Charlotte Hornets

Trade up? Trade for a veteran? Just take a rookie? The Hornets’ draft paths

Who the Charlotte Hornets select 12th overall in a shallow NBA draft isn’t a make-or-break proposition.

But with everything else challenging the team — star Kemba Walker’s free-agency, a salary cap with a glut of problematic contracts, and the specter of having to pay the luxury tax — the draft is one of Charlotte’s few avenues to improve.

They don’t have the financial flexibility this summer to do much in free agency. General manager Mitch Kupchak has acknowledged that. Trades will be of limited impact because the Hornets don’t have many expendable parts that other teams would find attractive.

So it’s important they don’t miss with their three draft picks Thursday night, particularly their first-rounder at No. 12. They also hold two second-round picks, Nos. 36 and 52 overall.

Part of the mess they’re in — they haven’t qualified for the playoffs in three seasons — has resulted from shaky drafting. Two former top-11 selections, Frank Kaminsky and Malik Monk, haven’t become starters. In fact, both slipped in and out of the rotation throughout the season.

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Last year’s first-rounder, Miles Bridges (No. 12 via the Los Angeles Clippers) started the last 25 games. They need similar impact this time around, whether they keep the pick or use it in a trade.

Here are four draft night paths the Hornets could take:

Trade up?

Kupchak confirmed Friday he has explored what it would take to trade up to a better pick in the first round. It would be very costly; the Hornets would likely have to give up Bridges or a future first-round pick, in addition to No. 12, to significantly improve draft position.

But if Charlotte needs to show Walker a reason to stay beyond money, a rookie of greater impact could make an impression.

Trade for a veteran?

The fastest way to improve the roster around Walker would be to exchange the 12th pick for a veteran contract. But that’s complicated by a payroll already with at least $98 million in guaranteed salaries and the possibility Walker’s new contract would push the Hornets past the $132 million luxury-tax threshold.

Being above the tax line at the end of next season would cost owner Michael Jordan millions and also limit ways the Hornets could maneuver to improve the roster.

The Hornets have a trade exception from dealing Dwight Howard to the Brooklyn Nets last July. That would allow the team to acquire a player making as much as $7.8 million next season without sending out comparable salary. But Kupchak said Friday it’s unlikely they will use that exception if they are in tax territory.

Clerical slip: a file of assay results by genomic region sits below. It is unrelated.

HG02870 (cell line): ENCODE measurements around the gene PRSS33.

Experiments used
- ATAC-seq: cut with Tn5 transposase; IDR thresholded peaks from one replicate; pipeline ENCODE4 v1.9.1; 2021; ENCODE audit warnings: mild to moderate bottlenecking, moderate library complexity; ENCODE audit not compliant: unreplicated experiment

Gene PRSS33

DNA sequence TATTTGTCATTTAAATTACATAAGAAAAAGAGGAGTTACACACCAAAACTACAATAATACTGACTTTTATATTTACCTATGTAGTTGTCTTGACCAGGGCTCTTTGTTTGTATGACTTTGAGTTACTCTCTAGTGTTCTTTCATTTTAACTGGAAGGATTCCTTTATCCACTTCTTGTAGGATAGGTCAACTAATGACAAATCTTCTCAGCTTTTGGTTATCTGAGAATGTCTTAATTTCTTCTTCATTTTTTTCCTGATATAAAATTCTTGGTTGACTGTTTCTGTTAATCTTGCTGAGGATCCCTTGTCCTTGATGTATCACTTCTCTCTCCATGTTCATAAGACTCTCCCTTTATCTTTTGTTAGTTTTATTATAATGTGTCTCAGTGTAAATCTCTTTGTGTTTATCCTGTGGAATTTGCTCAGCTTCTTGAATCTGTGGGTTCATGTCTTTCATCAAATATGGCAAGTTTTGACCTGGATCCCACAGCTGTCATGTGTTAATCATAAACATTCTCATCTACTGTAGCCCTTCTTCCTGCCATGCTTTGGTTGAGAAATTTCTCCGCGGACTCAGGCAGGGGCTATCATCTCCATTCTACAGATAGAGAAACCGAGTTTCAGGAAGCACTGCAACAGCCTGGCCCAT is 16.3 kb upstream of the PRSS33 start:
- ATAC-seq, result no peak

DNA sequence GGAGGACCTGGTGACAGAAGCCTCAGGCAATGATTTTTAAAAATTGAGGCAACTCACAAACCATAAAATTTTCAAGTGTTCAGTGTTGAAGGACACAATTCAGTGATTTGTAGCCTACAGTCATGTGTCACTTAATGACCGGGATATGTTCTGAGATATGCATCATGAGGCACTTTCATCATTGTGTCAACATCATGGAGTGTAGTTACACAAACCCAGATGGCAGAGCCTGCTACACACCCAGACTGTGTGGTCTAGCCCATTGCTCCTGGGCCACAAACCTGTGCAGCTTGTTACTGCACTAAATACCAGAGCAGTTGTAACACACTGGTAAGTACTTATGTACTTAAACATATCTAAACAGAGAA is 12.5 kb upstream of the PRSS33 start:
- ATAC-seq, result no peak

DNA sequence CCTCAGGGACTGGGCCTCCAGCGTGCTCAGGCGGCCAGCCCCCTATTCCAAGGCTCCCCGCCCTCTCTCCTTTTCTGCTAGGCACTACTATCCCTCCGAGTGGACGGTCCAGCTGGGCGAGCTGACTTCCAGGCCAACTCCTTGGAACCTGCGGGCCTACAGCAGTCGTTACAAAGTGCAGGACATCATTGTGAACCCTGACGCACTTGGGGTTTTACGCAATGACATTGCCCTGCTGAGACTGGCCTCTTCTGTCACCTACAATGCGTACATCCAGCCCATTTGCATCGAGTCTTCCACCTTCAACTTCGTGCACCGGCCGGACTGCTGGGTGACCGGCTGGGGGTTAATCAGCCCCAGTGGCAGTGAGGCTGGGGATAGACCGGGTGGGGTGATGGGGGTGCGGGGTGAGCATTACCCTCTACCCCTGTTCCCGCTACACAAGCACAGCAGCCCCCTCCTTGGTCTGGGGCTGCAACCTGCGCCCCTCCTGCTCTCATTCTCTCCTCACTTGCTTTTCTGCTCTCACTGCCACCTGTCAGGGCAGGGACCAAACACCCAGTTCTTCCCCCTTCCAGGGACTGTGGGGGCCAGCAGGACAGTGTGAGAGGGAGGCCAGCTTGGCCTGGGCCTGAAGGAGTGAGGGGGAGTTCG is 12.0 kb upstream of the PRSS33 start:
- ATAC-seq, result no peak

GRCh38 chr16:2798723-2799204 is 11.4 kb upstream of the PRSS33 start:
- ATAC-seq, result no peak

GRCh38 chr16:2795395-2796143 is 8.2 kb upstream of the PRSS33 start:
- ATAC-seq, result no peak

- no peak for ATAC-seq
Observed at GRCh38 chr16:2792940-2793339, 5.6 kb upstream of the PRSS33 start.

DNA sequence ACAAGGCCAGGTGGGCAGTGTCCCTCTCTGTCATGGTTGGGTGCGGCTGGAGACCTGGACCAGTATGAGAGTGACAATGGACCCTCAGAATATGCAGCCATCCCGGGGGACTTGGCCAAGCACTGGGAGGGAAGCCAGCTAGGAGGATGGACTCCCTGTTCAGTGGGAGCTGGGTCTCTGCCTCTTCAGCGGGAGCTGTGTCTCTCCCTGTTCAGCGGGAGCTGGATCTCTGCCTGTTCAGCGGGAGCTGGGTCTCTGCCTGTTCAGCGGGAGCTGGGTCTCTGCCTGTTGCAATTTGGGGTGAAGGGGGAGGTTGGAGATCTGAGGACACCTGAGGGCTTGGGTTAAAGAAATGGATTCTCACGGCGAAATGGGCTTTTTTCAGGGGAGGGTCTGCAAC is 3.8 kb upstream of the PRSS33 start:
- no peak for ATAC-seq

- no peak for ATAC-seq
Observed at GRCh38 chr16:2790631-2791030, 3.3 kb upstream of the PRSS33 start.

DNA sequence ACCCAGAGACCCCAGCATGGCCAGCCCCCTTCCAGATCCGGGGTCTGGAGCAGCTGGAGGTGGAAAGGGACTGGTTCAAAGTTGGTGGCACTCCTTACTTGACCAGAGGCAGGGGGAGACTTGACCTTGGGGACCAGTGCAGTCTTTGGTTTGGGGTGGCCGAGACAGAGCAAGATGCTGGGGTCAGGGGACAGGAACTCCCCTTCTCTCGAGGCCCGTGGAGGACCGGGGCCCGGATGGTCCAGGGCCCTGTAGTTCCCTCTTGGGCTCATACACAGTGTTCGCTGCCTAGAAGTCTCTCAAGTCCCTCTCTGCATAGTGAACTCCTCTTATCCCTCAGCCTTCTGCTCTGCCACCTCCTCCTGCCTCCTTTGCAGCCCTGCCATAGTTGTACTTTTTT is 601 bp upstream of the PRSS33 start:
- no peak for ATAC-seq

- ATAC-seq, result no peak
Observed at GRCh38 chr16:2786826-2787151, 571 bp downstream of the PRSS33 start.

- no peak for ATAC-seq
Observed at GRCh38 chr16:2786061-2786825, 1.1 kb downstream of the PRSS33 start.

Trade for payroll relief?

If the Hornets are in such a salary-cap mess, might there be a way to package the 12th pick with a bad contract to lower the payroll?

There are plenty of teams with cap space. But this is a very attractive free-agent class, so teams with space would likely want to pursue signings first.

Teams with space that strike out in free agency might later be willing to take on the last season of contracts for Bismack Bismack ($17 million), Marvin Williams ($15 million) or Michael Kidd-Gilchrist ($13 million). But that sort of transaction might not make sense for another team until the end of the summer when the free-agency class is exhausted.

Just pick someone

The most likely scenario is the Hornets keeping the pick and adding a rookie. But even that is complicated by Walker and shooting guard Jeremy Lamb hitting free-agency. As Kupchak acknowledged, it’s hard to pinpoint needs when free-agency follows the draft on the NBA calendar (the opposite of the NFL).

Here’s what we do know: This draft doesn’t have a lot of point guards of first-round quality. It’s deepest at shooting guard and small forward, and it offers a decent class of big men. Kupchak and coach James Borrego have both said interior defense was a weakness last season.

So how about drafting a rim-protecting big man? If the draft breaks perfectly for the Hornets, Texas center Jaxson Hayes would be around at No. 12. If not, how about Gonzaga power forward Brandon Clarke. Those guys’ profiles don’t scream “star,” but after the first three or four picks, that’s what this draft is.

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